Accounts Payable vs Accounts Receivable

Although it may seem simple to distinguish between accounts payable and accounts receivable, these are two important concepts in company accounting. For this reason, learning different concepts and their usefulness is necessary.

As we will see throughout the article, in both cases, they are fundamental accounts to understand a company’s accounting. This type of account is not always well taken care of. Not paying attention can lead to poor control of your accounts and finances.

What is an account payable?

An account payable or AP is the name given to reports in a company’s general book. They indicate the obligations to pay debts to creditors or suppliers. In short, it is an account that reflects the money your company owes to other people.

What is an account receivable?

An account receivable or AR is the invoice or invoices owed by customers. It can be represented quite clearly by the lines of credit that the company has extended to customers. This way, a customer can make a deferred payment on products or services contracted.

Differences between accounts payable and accounts receivable

The main difference is that while the bill payable is made up of money that the company owes to third parties, the account receivable is made up of money that third parties (in this case, customers) owe to the company.

But, there are more differences. Another important difference is that an account receivable will be considered a current asset while an account payable is a current liability. The difference between current assets and current liabilities is that the account receivable is converted into cash within a certain period. On the other extreme, the charge payable is a current liability because it represents money owed by the company to the creditor.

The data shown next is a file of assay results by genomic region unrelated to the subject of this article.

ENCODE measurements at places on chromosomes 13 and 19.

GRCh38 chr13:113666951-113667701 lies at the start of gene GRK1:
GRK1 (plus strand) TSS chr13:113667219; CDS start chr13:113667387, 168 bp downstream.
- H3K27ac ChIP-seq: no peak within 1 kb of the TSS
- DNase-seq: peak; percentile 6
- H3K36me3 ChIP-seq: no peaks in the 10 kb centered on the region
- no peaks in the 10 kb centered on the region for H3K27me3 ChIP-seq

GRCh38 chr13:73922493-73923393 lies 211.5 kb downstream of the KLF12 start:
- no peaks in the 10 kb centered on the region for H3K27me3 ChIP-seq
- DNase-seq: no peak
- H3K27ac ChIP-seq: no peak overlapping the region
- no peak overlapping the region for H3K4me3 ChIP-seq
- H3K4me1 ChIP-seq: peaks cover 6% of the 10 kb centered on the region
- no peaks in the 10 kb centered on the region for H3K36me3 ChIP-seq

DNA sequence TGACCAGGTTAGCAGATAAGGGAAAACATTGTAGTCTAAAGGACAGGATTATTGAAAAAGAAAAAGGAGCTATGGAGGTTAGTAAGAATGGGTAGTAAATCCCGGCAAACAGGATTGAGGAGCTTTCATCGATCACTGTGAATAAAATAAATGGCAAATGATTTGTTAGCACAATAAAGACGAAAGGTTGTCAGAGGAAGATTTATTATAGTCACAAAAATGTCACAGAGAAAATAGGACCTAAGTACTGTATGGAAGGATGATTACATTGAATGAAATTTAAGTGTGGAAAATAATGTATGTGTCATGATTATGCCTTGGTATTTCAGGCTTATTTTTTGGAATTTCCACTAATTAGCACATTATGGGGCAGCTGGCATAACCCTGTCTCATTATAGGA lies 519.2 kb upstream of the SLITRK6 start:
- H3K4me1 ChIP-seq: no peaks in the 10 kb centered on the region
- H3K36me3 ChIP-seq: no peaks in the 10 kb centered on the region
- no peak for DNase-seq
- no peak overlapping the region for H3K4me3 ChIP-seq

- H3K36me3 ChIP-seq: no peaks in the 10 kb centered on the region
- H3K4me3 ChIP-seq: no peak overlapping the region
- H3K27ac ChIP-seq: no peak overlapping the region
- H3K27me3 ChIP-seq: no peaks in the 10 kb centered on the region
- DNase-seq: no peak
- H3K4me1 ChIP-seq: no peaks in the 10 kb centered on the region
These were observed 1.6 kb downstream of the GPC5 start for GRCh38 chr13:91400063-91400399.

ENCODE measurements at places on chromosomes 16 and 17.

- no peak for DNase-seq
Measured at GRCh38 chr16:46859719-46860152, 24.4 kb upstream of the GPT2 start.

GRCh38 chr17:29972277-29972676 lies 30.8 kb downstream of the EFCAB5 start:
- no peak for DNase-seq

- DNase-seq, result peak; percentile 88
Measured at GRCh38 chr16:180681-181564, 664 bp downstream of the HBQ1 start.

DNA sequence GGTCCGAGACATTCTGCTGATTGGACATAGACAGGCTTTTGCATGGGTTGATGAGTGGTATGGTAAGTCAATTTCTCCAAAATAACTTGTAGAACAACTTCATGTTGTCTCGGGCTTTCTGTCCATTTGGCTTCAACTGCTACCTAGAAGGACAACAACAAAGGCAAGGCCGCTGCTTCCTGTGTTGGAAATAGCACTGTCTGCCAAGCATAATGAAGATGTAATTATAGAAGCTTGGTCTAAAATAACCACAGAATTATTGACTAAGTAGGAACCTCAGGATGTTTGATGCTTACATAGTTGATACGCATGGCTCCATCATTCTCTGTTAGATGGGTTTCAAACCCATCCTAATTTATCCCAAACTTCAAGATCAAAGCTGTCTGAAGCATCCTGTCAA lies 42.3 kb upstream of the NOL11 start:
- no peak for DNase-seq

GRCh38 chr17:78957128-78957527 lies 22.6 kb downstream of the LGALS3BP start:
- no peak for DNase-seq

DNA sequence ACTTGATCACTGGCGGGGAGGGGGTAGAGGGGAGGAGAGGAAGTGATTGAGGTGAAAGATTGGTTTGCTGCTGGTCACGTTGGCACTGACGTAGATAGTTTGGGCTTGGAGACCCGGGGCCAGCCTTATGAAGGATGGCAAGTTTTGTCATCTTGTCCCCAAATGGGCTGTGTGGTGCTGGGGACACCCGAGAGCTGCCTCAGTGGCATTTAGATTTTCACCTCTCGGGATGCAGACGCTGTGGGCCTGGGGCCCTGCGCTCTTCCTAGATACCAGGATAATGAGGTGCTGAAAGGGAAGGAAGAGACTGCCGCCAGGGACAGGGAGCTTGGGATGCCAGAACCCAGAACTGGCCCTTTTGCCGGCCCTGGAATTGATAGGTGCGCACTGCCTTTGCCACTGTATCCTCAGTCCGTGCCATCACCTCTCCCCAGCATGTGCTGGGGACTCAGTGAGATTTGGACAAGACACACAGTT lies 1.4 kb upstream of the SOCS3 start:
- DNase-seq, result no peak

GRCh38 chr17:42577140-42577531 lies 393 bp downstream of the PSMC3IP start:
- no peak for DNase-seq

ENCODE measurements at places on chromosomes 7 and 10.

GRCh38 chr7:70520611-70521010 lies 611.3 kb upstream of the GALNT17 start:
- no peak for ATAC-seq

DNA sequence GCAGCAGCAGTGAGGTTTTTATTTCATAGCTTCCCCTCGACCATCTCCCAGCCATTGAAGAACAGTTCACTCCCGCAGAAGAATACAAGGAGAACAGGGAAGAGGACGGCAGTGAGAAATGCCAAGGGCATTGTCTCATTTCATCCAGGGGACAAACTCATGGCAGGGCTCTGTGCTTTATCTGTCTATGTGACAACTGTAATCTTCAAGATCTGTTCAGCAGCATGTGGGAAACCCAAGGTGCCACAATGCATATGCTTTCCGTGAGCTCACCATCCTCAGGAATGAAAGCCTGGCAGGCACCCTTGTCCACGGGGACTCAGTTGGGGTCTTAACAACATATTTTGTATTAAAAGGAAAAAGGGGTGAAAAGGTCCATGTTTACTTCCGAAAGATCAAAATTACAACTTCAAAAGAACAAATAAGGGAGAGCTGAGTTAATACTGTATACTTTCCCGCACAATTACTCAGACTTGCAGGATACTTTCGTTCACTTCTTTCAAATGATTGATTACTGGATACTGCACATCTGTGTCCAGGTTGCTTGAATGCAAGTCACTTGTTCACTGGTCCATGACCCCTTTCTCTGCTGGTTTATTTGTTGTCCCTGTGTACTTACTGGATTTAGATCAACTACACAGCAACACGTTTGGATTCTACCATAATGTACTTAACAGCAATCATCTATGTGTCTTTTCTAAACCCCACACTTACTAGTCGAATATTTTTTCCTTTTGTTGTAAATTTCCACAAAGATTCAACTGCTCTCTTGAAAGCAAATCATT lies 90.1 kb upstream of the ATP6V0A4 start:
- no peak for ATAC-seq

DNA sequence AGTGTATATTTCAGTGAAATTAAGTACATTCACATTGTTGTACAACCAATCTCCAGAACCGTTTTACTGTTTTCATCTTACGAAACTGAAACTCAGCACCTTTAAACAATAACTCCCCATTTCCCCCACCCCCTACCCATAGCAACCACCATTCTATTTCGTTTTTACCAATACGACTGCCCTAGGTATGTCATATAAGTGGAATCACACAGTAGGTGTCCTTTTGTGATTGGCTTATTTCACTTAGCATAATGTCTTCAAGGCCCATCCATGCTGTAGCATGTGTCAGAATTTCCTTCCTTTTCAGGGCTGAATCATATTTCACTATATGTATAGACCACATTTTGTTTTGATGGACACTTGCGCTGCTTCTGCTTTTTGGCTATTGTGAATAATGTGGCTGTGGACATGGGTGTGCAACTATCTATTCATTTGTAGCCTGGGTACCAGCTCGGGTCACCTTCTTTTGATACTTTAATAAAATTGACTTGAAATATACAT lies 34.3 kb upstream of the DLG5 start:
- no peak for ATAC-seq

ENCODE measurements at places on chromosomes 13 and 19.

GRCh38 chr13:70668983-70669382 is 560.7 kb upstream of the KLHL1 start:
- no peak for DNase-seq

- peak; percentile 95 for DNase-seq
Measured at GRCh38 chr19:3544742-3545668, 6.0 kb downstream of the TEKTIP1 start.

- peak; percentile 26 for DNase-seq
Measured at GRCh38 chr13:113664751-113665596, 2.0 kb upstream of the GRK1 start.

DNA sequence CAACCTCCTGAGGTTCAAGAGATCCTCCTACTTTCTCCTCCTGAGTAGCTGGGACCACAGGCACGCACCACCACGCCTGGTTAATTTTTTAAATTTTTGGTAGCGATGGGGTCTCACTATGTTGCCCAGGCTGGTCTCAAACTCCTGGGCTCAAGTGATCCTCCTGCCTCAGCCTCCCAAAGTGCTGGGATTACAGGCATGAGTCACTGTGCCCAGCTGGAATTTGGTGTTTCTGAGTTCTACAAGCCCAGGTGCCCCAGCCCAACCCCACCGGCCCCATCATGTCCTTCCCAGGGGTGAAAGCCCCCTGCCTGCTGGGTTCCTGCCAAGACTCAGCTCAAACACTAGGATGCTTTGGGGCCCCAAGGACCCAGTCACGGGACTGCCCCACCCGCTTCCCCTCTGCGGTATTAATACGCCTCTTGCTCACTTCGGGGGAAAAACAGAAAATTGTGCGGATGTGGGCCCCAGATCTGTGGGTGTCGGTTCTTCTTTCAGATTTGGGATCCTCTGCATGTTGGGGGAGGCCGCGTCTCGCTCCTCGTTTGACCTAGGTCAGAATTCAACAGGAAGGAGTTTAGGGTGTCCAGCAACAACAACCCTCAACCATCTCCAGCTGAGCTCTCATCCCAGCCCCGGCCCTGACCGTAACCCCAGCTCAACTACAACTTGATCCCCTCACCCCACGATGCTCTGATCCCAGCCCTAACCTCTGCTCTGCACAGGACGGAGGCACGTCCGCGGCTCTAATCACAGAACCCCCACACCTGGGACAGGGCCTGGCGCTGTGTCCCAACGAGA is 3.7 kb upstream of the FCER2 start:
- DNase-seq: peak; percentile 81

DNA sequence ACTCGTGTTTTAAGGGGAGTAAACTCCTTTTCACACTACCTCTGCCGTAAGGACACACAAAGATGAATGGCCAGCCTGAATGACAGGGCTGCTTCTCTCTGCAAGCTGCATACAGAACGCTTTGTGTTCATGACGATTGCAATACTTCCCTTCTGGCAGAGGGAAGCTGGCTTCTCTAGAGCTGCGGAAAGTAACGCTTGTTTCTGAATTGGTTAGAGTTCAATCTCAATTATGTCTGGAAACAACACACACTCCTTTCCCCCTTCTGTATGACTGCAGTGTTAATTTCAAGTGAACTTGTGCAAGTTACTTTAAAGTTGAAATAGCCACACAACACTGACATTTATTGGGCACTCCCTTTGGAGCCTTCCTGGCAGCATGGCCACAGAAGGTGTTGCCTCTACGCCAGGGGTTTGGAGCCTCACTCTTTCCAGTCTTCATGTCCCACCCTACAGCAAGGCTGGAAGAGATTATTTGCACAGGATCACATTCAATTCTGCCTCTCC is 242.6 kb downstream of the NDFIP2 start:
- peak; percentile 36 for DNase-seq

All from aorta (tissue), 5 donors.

Profit applied to accounts payable and accounts receivable

Many utilities can be used for accounts payable and account receivable. As we have told you, these are two very important accounting concepts for any business. This importance is greater in small companies where large accounting programs and equipment are not used.

A late payment can be a serious cash-flow problem for most small businesses. Delaying debt affects cash flow. By reducing cash, working capital is tied up on balance sheets.

Accumulating late payments reduces cash flow and takes resources and time to collect and follow up on payments due.

On the other hand, it is also considered important to quantify the money that remains to be collected for financing purposes. Any investment process can delay if this tied-up capital is not available. But, at the same time, accounts receivable can be used as a basis for financing.

You are trying to improve cash flow when you do account receivable optimization. Therefore, it is very important to keep good track of these accounts and to have a healthy relationship between what you have to collect and what you have to pay.

Keys to managing accounts correctly

Many companies pay too much attention to accounts receivable and less to accounts payable. However, in any healthy accounting system, it is important to maintain awareness of both formats.

Maintaining the health of both types of accounts is important to obtain good accounting optimization.

The first key to this is the accounts receivable automation option. Today, many software tools allow this automation. This way, the entire manual process of tracking and constant attention to accounts receivable is eliminated.

Another highly recommended key to account management is improving invoicing speed. Invoicing processes can become quite complicated. These complications can come from delaying the issuance of invoices, making mistakes in addresses, etc. Streamlining all these processes is very important. That implies a good client data follow-up and a fast invoice-issuing process.

On the other hand, negotiating payment terms is also important. Accounts payable optimization is a basic key since, let’s remember, it is the one that manages the collection of deferred payments from our debtors. Good deferred payment negotiations will consider all relevant aspects of the company and its accounting.